Full sun (6 or more hours of direct sunlight a day)
    Partial Shade (Direct sunlight only part of the day, 2-6 hours)
    Soil Texture:
    High Organic Matter
    Loam (Silt)
    Soil Drainage:
    Good Drainage
    Occasionally Wet
    Available Space To Plant:
    more than 60 feet
    NC Region:
    Coastal
    Mountains
    Piedmont
    Usda Plant Hardiness Zone:
    2a, 2b, 3a, 3b, 4a, 4b, 5a, 5b, 6a, 6b, 7a, 7b, 8a, 8b
  • Fruit:
    Fruit Color:
    Red/Burgundy
    Fruit Value To Gardener:
    Edible
    Display/Harvest Time:
    Summer
    Fruit Type:
    Berry
    Fruit Description:
    The flowers are followed by drooping clusters of small red cherries (to 3/8” diameter) that ripen in late summer to dark purple-black. The fruits are bitter and inedible fresh off the tree but can be used to make jams and jellies. Fruits have also been used to flavor certain liquors such as brandy and whiskey. Pitted fruits are eaten raw or made into jelly when combined with apples, or jell alone with added pectin. Sauces, pies, and flavorings are also made from these cherries.
  • Flowers:
    Flower Color:
    White
    Flower Inflorescence:
    Raceme
    Flower Value To Gardener:
    Fragrant
    Showy
    Flower Bloom Time:
    Spring
    Flower Petals:
    4-5 petals/rays
    Flower Size:
    3-6 inches
    Flower Description:
    The Black Cherry has fragrant white flowers in slender pendulous clusters (racemes to 6” long) which appear with the foliage in spring (late April-May).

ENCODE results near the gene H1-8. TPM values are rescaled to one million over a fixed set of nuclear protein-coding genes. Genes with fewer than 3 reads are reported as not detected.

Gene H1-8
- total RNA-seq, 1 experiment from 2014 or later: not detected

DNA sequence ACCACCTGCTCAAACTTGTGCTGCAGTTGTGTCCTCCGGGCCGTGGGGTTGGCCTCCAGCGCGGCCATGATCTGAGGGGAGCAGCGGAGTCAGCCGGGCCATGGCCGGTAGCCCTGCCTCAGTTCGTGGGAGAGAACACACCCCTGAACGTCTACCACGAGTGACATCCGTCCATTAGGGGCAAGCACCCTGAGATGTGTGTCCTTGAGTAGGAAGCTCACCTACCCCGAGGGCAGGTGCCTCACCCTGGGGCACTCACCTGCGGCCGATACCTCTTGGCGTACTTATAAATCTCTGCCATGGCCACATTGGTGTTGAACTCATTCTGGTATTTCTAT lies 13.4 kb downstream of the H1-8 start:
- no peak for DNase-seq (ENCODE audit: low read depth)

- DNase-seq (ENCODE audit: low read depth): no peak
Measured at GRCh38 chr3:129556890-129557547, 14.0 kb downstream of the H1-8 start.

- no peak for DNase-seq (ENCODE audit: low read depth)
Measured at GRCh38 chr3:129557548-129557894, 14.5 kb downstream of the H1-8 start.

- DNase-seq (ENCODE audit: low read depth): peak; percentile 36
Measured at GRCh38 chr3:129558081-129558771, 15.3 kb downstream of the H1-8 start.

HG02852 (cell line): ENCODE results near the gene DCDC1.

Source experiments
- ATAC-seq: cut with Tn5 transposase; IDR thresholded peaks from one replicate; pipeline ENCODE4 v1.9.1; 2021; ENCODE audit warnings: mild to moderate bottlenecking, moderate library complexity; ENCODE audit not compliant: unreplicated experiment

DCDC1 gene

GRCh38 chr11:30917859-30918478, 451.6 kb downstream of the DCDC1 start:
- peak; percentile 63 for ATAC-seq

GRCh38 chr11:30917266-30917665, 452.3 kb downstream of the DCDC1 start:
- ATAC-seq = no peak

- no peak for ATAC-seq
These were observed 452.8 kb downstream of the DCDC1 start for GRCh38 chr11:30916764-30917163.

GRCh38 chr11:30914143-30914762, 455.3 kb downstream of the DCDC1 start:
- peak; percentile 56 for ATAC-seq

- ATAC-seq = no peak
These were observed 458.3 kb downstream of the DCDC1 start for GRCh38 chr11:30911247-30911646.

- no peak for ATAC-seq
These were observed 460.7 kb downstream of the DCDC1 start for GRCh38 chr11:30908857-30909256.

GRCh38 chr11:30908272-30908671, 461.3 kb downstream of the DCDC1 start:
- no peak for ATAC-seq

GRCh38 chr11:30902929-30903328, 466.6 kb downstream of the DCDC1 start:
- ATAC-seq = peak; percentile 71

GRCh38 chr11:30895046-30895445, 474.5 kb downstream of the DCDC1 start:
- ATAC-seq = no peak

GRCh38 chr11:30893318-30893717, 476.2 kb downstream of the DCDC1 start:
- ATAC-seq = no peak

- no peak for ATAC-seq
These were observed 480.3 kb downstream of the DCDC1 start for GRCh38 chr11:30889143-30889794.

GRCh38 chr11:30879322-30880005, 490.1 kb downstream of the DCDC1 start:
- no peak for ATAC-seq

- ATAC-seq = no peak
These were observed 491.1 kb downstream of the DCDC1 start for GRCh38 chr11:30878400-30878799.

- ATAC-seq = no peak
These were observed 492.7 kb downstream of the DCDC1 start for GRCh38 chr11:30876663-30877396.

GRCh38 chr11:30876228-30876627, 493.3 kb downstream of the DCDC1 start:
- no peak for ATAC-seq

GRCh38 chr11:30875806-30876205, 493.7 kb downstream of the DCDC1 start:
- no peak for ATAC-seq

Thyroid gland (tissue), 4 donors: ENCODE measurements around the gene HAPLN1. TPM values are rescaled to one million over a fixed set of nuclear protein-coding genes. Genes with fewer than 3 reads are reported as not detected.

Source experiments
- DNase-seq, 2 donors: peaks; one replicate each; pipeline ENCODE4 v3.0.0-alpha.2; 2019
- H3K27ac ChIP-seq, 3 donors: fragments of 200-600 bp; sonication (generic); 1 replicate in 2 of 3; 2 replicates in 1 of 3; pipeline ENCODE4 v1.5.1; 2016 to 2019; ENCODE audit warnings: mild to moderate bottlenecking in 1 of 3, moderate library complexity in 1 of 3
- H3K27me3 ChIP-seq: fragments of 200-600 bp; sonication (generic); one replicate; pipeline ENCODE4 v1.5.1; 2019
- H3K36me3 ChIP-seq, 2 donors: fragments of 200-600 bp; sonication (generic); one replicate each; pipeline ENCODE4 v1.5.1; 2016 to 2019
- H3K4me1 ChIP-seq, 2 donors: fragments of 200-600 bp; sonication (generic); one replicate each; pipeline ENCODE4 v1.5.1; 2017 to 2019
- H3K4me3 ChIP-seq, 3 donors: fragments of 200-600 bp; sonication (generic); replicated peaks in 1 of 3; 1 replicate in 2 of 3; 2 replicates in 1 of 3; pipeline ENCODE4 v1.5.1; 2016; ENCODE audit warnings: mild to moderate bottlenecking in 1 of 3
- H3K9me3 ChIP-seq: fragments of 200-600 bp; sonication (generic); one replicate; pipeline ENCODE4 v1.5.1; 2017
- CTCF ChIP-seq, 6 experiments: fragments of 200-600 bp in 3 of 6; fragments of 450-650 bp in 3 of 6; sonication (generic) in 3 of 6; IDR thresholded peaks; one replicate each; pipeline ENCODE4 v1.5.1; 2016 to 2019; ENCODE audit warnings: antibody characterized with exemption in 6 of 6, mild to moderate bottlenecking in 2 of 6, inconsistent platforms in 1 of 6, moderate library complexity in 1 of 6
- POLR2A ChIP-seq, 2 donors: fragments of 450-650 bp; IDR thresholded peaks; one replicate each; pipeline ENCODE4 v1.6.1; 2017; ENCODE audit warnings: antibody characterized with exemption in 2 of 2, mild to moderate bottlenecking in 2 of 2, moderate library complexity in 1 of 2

• Leaves:
    Leaf Characteristics:
    Deciduous
    Leaf Color:
    Brown/Copper
    Gold/Yellow
    Green
    Leaf Feel:
    Soft
    Leaf Value To Gardener:
    Fragrant
    Deciduous Leaf Fall Color:
    Orange
    Leaf Type:
    Simple
    Leaf Arrangement:
    Alternate
    Leaf Shape:
    Elliptical
    Oblong
    Leaf Margin:
    Dentate
    Hairs Present:
    Yes
    Leaf Length:
    3-6 inches
    Leaf Description:
    The leaves (2 to 5 inches) and twigs have a cherry fragrance and bitter taste. The leaves are alternate with a finely toothed margin, inconspicuous glands on the stem and yellow-brown pubescence on the underside of the leaf.
  • Bark:
    Bark Color:
    Dark Brown
    Surface/Attachment:
    Papery
    Bark Description:
    The bark of mature trees develops a dark scaly or flaky pattern. Bark, roots, and leaves contain concentrations of toxic cyanogenic compounds, hence the noticeable bitter almond aroma of the inner bark.
  • Stem:
    Stem Is Aromatic:
    No
  • Landscape:
    Landscape Theme:
    Butterfly Garden
    Native Garden
    Pollinator Garden
    Design Feature:
    Edible
    Flowering Tree
    Shade Tree
    Attracts:
    Butterflies
    Pollinators
    Songbirds
    Resistance To Challenges:
    Deer
    Problems:
    Frequent Disease Problems
    Frequent Insect Problems
    Messy
  • Poison:
    Poison Severity:
    High
    Poison Symptoms:
    Gasping, weakness, excitement, pupil dilation, spasms, convulsions, coma, respiratory failure.
    Poison Toxic Principle:
    Cyanogenic glycoside, amygdalin
    Causes Contact Dermatitis:
    No
    Poison Part:
    Leaves
    Seeds
    Stems